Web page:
Driving Your Retail Digital Transformation

retail digital transformation

Technology holds massive promise for the retail industry, and retail brands are each in their own stage of the digital journey. In this post, we look at how to drive a digital retail transformation.

As I look back at all the connections we’ve made, partnerships we’ve formalized, and solutions we’ve launched during Valence’s month of retail, it’s apparent that this industry – which is no stranger to change – faces a large crossroad. There are major threats as well as exciting opportunities as the retail landscape gets more competitive, more personal, and more connected.

Throughout the month, we’ve covered a lot. I started by asserting that experiential retail is not new, but rather an ever-evolving paradigm. I then announced our Retail Innovation Accelerator, which will help incubate transformative solutions for our customers across voice, data, and blockchain. And finally, I recapped the 5 most important trends and insights we gleaned at NRF’s Big Show.

For my final blog post in this series, I’d like to provide some color on how you can help drive digital transformation in your retail business. Whether you’re a c-level executive, technology director, or store manager, there’s no doubt that you’ve been exposed to changes brought by a digitizing world. Just the fact that your customer carries a smartphone in their pocket should be seen as a major disrupter. In this post, I hope to illuminate how you can drive your organization to embrace these disruptions rather than fight them, and lead the right investments that yield future growth.

Embracing Change for Operational Efficiency

What does the term “digital transformation” make you think of? It more than likely conjures thoughts of big, flagship-style customer experiences: wow moments that are high-touch, highly-personalized, and focused on making a brand memory. While these kinds of experiences are important to engaging fans, they won’t drive lasting momentum unless coupled with internal and operational digital transformation.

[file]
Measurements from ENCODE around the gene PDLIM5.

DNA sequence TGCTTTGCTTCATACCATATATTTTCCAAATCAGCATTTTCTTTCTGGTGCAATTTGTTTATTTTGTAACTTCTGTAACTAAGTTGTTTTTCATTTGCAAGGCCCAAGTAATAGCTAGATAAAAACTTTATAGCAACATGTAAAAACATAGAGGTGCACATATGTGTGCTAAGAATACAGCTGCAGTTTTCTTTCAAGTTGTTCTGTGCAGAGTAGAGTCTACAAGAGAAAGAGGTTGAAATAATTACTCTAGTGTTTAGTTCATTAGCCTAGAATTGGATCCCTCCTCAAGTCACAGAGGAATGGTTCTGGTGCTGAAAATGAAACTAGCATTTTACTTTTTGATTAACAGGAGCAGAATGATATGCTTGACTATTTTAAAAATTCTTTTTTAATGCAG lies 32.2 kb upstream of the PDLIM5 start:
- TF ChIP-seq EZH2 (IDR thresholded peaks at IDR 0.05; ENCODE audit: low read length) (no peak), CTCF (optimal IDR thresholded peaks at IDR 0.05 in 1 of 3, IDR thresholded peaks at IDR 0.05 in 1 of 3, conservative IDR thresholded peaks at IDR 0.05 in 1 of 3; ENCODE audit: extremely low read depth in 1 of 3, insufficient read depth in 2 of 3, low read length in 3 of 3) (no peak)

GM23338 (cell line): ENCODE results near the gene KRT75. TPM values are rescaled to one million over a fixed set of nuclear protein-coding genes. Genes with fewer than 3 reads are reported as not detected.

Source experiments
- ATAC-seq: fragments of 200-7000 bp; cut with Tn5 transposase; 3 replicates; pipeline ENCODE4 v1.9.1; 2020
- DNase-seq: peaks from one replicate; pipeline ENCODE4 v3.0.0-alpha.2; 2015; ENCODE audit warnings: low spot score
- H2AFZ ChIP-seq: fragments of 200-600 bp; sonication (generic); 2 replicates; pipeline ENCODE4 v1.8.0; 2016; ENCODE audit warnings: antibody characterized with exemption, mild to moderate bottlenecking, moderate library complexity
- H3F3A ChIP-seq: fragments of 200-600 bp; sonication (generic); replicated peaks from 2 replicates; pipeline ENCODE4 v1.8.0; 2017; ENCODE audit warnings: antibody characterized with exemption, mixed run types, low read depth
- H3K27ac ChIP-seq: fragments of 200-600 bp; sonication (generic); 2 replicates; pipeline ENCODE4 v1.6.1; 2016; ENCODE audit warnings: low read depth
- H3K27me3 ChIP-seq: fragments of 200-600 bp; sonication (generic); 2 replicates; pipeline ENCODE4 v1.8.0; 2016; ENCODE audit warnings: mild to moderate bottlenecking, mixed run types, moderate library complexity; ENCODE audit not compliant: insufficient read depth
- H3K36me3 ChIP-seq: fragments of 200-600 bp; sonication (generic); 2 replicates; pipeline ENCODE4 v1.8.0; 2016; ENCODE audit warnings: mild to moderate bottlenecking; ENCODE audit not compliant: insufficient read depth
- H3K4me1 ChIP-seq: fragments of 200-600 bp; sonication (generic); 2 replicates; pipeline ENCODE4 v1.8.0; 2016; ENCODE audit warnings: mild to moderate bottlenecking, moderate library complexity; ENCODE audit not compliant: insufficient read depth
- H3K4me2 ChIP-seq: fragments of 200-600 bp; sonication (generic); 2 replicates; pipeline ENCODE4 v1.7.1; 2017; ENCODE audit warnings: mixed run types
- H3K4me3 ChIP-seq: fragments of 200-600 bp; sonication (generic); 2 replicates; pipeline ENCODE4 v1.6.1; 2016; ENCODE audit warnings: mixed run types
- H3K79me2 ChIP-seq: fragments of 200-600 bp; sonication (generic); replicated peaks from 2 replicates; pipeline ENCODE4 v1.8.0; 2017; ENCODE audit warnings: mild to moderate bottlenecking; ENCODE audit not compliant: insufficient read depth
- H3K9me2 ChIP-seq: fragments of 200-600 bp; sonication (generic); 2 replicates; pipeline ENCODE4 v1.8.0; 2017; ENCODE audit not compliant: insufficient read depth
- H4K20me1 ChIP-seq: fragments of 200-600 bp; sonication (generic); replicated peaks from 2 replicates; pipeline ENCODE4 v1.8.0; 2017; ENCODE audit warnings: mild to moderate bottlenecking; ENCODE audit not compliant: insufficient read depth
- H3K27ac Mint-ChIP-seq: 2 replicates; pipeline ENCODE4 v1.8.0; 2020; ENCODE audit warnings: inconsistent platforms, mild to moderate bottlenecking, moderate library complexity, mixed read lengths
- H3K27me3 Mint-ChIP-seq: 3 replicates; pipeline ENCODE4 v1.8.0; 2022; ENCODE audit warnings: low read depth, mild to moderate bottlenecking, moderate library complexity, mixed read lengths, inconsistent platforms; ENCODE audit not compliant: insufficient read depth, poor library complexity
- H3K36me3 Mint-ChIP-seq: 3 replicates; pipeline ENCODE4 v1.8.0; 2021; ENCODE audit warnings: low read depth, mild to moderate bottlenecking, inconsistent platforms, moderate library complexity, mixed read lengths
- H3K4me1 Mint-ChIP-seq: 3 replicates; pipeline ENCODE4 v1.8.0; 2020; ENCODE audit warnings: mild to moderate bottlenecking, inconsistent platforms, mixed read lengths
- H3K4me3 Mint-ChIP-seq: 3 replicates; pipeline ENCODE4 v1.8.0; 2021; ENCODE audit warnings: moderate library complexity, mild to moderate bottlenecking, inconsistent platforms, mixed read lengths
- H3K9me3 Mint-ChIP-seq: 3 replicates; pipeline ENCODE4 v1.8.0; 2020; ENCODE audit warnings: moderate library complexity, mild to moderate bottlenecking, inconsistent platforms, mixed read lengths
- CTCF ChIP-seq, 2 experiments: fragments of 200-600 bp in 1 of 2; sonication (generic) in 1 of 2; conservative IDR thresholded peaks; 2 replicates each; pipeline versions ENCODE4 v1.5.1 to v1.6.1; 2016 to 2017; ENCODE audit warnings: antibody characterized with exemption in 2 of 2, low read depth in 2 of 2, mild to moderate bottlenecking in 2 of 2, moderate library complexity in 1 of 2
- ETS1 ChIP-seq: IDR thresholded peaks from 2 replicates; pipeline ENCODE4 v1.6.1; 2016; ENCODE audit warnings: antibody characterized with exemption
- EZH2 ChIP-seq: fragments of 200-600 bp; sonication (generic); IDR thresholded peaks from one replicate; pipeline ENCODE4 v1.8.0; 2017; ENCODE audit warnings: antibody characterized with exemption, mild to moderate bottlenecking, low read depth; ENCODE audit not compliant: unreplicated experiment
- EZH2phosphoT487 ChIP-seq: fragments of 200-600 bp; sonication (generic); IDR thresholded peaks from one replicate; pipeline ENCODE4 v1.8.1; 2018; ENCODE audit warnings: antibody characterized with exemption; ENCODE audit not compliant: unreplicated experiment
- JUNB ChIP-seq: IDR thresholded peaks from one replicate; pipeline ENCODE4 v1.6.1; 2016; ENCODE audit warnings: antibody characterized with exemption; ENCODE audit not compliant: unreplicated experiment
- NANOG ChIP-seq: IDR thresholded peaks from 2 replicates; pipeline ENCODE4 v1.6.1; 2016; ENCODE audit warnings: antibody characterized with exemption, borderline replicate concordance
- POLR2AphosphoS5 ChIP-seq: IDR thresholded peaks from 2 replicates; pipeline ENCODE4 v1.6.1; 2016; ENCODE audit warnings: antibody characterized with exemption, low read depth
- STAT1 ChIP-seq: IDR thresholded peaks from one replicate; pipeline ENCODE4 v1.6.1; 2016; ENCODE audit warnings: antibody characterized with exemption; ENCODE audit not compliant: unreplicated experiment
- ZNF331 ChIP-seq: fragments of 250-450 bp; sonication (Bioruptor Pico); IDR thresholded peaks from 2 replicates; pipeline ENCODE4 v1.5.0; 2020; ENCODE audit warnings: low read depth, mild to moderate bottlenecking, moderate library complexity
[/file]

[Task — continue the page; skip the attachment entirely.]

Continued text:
Retail strategy can be mapped on a pyramid, similar to Maslow’s hierarchy of needs. While there are exciting opportunities around customer experiences at the top of the pyramid, retailers will have more success along their digital transformation if they consider basic and operational needs first to build a strong internal foundation. The best way to secure budget for transformative customer experiences is to save money through operational efficiency. Can you utilize AI to predict stocking needs? Can you better analyze sales data to inform your buyers’ decisions? How about use sensors to understand traffic patterns to more efficiently staff your store? By establishing transformation from the ground up, you’ll unlock more business opportunities and free up budget.

Justifying Your Digital Transformation Investment

Embracing any kind of transformative business practice takes an up-front investment. However, all too often this fact leads retailers to think that digital transformation is only for the risk-takers. I’ve heard it before: “we want to build a proof of concept and deploy a pilot experience, but don’t know how to justify it to our CEO”. The truth is, if you’re trying to paint the picture of a 1:1 connection between a transformative PoC/pilot and immediate profits, you’ve probably already lost the battle. Investing in the future takes a jostling of resources in the near-term, and I could write an entire thesis on the intricacies of reorganizing and reallocating your investments to drive change. However, justifying your investment in digital transformation can be a whole lot easier.

Simply put: learning about your customer is the most important investment you can make. A good digital transformation strategy always unlocks more data points – whether from IoT sensors, mobile traffic analysis, or AI services – about how your customers interact with your brand. The key to driving digital transformation investments with internal stakeholders is to communicate the ROI of enhancing your understanding of customers’ needs and desires. Furthermore, digital implementations can often act as a mirror: by learning more about your customer, you in turn learn more about your company.

Thanks again for following this retail series, and don’t forget to check back for future posts. If you want to chat more about how we can help you on your digital transformation journey, contact us.

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